Set during the garbage strike in Glasgow in the mid-1970s, Ratcatcher explores the experiences of a poor adolescent boy as he struggles to reconcile his dreams and his guilt with the abject poverty that surrounds him. Director Lynne Ramsey creates a haunting evocation of a troubled childhood, portraying the damaging effects that poverty and desperation can have on a child's development.
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- Lynne Ramsay
- 2000 BAFTA®
- Best British Film nominee
NRNot rated. This movie has not been rated by the MPAA.
Widescreen Anamorphic 1.85:1Subtitles
YesLanguage and sound
English: Dolby Digital 2.0 StereoOther features
Color; interactive menus; scene access; director interview; three short films by Lynne Ramsay ("Gasman," "Kill the Day" and "Small Deaths"); still gallery.
Common Sense Note
Parents need to know that Ratcatcher, a bleak yet somehow beautiful coming-of-age story about a boy growing up amidst the squalor and nastiness of a Glasgow housing project is not for kids. Early in the film, a boy watches another boy he's playing with drown in a canal, and struggles with the guilt while yearning for an escape from his surroundings. There is frequent profanity (including "f--k" and "s--t"), scenes where boys take turns having sex with a girl, fighting with some blood, and an instance of animal cruelty.
- Sexual Content
- A boy and girl of about 12 take a bath together. With the girl, there is full frontal nudity and exposed buttocks, and with the boy, there are exposed buttocks. Three boys encourage another to try and have sex with a girl on a couch. Her shirt is open and her bra is visible. The boy lies on top of her, clothed, while the boys make strong sexual insinuations. Nonsexual nudity: A young girl of about 8 is shown taking a bath in a washtub, naked from the waist up.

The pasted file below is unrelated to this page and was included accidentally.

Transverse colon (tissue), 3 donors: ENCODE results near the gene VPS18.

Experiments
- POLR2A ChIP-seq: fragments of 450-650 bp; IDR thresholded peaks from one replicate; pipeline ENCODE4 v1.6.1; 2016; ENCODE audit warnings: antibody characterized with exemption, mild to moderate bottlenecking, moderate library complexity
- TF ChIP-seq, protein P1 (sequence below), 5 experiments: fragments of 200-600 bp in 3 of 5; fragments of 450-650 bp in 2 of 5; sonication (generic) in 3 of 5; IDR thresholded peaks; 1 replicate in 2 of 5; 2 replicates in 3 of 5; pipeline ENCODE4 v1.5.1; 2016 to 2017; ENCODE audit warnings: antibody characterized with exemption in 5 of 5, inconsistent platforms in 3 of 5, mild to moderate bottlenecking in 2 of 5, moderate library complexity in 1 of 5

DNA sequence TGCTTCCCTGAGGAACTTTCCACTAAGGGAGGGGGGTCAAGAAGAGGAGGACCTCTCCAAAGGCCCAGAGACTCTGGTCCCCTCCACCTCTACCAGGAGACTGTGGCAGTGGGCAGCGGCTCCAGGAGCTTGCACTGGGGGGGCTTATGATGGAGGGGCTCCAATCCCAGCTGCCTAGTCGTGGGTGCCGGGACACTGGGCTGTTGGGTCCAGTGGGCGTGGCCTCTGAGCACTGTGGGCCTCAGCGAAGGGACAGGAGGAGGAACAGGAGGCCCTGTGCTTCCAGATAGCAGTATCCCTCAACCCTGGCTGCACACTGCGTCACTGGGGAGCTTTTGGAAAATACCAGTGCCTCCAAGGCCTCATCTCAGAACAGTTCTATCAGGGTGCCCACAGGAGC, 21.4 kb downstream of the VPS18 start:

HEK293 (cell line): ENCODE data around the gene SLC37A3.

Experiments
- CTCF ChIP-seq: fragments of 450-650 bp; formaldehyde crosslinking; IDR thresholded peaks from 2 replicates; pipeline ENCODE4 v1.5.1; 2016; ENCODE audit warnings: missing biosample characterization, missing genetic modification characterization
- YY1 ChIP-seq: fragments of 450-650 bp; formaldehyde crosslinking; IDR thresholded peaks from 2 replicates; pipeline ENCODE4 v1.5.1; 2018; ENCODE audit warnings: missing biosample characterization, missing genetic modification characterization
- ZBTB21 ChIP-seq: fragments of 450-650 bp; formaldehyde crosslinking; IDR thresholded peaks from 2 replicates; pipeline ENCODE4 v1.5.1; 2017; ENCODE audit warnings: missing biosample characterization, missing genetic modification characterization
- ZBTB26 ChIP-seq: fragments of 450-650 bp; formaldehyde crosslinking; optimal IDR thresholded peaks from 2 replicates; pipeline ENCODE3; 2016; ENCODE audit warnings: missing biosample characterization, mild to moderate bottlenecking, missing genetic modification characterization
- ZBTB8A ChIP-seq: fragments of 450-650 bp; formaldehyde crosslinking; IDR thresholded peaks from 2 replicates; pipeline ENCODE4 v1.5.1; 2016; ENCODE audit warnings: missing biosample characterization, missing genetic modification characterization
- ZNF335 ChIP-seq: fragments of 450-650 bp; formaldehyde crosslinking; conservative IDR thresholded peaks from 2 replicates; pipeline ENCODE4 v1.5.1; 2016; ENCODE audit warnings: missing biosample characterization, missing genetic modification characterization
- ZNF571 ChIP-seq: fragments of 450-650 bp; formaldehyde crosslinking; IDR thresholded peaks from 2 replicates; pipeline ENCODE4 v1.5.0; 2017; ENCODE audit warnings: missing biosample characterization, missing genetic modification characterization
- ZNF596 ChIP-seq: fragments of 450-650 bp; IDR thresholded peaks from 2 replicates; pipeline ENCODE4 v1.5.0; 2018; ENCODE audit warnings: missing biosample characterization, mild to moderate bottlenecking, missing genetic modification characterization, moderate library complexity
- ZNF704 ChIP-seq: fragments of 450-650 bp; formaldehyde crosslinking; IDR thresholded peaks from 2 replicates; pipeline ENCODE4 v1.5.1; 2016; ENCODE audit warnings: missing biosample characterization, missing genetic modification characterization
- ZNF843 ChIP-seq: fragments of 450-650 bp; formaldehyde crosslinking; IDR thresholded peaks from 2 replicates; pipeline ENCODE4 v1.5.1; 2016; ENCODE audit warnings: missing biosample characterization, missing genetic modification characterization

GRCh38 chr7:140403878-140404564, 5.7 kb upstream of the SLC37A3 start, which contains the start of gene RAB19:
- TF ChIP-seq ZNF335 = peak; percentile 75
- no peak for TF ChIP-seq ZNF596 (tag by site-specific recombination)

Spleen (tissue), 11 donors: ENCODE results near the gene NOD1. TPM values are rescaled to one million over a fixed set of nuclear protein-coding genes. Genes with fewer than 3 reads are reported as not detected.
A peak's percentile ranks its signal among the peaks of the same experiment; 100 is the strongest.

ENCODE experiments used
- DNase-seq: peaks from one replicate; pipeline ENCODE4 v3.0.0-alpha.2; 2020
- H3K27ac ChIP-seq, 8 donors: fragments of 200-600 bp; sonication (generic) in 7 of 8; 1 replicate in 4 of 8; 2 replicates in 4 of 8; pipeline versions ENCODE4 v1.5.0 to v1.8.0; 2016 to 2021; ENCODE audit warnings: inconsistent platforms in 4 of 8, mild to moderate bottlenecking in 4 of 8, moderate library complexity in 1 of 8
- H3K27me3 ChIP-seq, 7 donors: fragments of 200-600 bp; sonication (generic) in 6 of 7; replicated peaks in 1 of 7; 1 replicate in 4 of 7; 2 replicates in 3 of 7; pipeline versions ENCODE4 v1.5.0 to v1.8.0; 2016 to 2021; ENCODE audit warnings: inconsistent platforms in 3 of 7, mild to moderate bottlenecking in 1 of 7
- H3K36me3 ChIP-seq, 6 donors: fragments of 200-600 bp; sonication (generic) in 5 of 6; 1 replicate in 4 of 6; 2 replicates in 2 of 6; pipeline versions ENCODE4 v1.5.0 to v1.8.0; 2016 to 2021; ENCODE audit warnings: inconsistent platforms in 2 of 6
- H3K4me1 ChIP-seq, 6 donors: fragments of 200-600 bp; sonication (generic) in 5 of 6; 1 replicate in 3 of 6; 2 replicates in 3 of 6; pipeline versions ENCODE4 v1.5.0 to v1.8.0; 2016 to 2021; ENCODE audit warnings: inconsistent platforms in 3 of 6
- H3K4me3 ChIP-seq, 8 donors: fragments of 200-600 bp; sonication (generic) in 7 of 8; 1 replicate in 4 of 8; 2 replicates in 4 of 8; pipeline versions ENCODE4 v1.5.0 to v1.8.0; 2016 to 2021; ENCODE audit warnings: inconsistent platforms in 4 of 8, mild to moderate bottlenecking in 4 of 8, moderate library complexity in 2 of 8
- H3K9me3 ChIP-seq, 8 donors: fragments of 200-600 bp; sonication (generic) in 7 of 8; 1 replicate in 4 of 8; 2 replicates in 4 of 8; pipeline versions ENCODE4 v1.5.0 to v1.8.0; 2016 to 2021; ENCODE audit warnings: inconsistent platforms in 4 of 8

- A boy is shown drowning in a canal after engaging in play-fighting with another boy. Another boy is struck in the side of the head by his mother. Two men find a dead dog. Four teenage boys go around bullying kids, and force a girl to have sex with them in a shed. While not shown, sex is implied through the boys' jeering and the sounds coming from the shed. A white rat is tied to a balloon by the tail and sent flying. A man comes home drunk and bloodied after a fight. This same man later slaps his wife in the face.
- Frequent profanity: "f--k," "a--hole," "s--t," "bitch," "p---y," "bastard," "piss."
- Social Behavior
- Characters struggle and suffer through a garbage worker strike and the squalid living conditions of a Glasgow, Scotland housing project in 1973. While characters do find the occasional small bit of happiness and hope amidst the despair, a powerful sense of characters trapped by their circumstances pervades the film.
- Not applicable
- Drugs / Tobacco / Alcohol
- The father in the film is often shown drunk. Characters smoke cigarettes, including a young boy of about 12. A boy is sent to get his father a beer. He sneaks a sip of the beer, takes a second sip, then spits it out.
- Age appropriate
- Not an issue
- Depends on your kid and your family
- Not appropriate for kids of the age most likely to want to see it